Closing the spectrum gap
Laurie Patton writes: Re. “What next for Indigenous Affairs?” A tangential, but perhaps prescient, example of the difficulties mentioned …
In 2010 former departmental secretary Neville Stevens was commissioned to undertake a review of the government’s investment in the Indigenous broadcasting and media sector. I was a member of the Expert Panel for the review.
After extensive consultations Neville recommended that Indigenous broadcasting be moved from the Office of the Arts to the Communications portfolio. The rationale was that the expertise required to affect long overdue changes would be resident in an organisation that manages other broadcasting matters rather than one with empathy but no technical knowledge.
One of the few recommendations from the review that was actioned was the portfolio move.
Sadly, the bureaucrats in DBCDE, as it was, showed no interest in implementing the raft of changes that would have gone a long way towards “closing the gap”. One such recommendation, for example, was to provide training to Indigenous workers, especially in regional and remote areas, so that they could assist in the digital television switchover and the rollout of the NBN. Five years later and NBN last year announced a similar initiative in recognition of the huge skills shortage that is hampering the broadband implementation.
Last I heard the portfolio move had been reversed. So I guess that Indigenous broadcasters are now back with people who care more about them but who have little or no expertise or the administrative framework to assist them with the very specific needs of broadcasters and media producers.
And, so it goes …
Dept of Garbage Administration?
Dr Hal Colebatch writes: Re. “Why NSW council amalgamations are well overdue” Stephen Mayne is entitled to his opinions about local government in NSW, but they are just that: opinions.
He simply asserts that the fewer councils you have the better governed you are, and NSW should aim to have fewer councils than Victoria. Why should the comparison be Victoria? Why not Switzerland, which is about the same population as NSW — and has more than 500 councils? This is not because the Swiss don’t believe in efficiency: it’s because they also believe in democracy.
Mayne relates with relish that amalgamation in Victoria was accomplished by the suspension of democracy, the appointment of “hand-picked” commissars and the sacking of 10,000 workers. He yearns for councils run by businessmen and covering the whole metropolitan area. And despite everything he knows about corporate Australia, I suspect he believes that if you pay a lot of money to directors and top executives, you will get better corporate performance.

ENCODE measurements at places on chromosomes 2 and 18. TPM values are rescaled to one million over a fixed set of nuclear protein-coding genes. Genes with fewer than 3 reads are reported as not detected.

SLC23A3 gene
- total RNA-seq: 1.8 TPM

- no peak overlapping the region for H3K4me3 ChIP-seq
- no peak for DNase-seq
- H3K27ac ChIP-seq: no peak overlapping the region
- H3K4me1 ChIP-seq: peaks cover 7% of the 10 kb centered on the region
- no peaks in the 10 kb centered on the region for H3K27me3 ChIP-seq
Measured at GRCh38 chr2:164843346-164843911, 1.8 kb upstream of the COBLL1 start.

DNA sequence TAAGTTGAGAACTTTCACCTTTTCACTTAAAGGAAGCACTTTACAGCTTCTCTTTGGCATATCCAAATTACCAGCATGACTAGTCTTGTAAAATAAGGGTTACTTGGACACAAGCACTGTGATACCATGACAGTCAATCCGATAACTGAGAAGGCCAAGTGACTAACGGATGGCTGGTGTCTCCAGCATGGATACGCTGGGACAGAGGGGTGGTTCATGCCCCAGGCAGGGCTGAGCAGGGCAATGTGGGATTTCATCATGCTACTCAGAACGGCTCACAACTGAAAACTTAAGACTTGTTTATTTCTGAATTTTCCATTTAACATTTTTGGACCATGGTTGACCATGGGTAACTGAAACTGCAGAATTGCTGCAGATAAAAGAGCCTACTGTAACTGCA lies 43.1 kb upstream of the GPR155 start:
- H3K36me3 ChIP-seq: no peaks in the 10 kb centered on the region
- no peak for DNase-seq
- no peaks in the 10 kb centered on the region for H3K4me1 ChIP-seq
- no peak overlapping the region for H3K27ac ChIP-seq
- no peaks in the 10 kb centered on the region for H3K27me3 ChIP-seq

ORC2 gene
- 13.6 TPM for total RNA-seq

But if this is what Stephen Mayne believes, let him say so, and admit that this is not about reforming local government, but about replacing it with corporate government under state government control. There is a perfectly respectable argument that a single government corporation would manage garbage collection and disposal, or road maintenance, or libraries, or town planning, or any other local government function, more efficiently than individual councils — no matter what the size of the council. Set these corporations up, and you wouldn’t need councils at all. Why mess around with these trivial ineffective tinkerings?
Tribalism gets defensive
Many people wrote back to The Mandarin in response to two exclusive stories by Harley Dennett published the first week back this year. “Don’t fake it: women see through culture change phonies” and “Keep ex-Defence out of public service, bureaucrats plead” drew the ire of some, and the praise of even more. Rather than choose one letter to (inadequately) represent the many responses, here is a summary of their concerns and thoughts:
Women in the senior ranks of the Australian Public Service and Australian Defence Force that responded were unanimously supportive of the first story — which raised their concerns that talk on gender inclusiveness must be followed by enforcement and consistency. It’s a message that hasn’t yet sunk in at all levels of the organisation, wrote one. Another wrote that anonymity was the only way they could be critical of senior leadership when it says one thing, and does another — she was grateful The Mandarin chose to publish the comments even though they couldn’t be named.
The latter story — highlighting concerns public servants had about former ADF members bringing cultural problems with them — caused something of a stir. Former ADF members wrote to say it lacked balance. They wanted to see comments from ADF members critical of their public servant colleagues. However, the source report from the Department of Defence had none that fit the bill. The four quotes from APS members were picked because they matched a pattern of free-text comments in the Unacceptable Behaviour Surveys; there was no corresponding pattern of quotes critical of APS culture.
The department may not have received comments critical of APS culture in Defence, but after the story published The Mandarin certainly did. One wrote that the whole story was laughable, that the APS has rank and uniform envy, and constantly lock the WPA into military conditions of service. He added that APS verbally attack those in uniform, “reminding us we are no better than them and don’t do the hard yards, like them”, and exclude uniformed personnel from some social interactions. Another wrote that the story was full of lies, as he had a female boss and worked with many public servants and contractors while in the Navy, but some APS still couldn’t comprehend this.
“They fail to take into account our service, whether it be active or peacetime, changes us as people, which is a requirement of our training.”
“They get the same training about equity and diversity and acceptable behaviour but trying to get them to abide by their code of conduct or investigated under it is near on impossible.”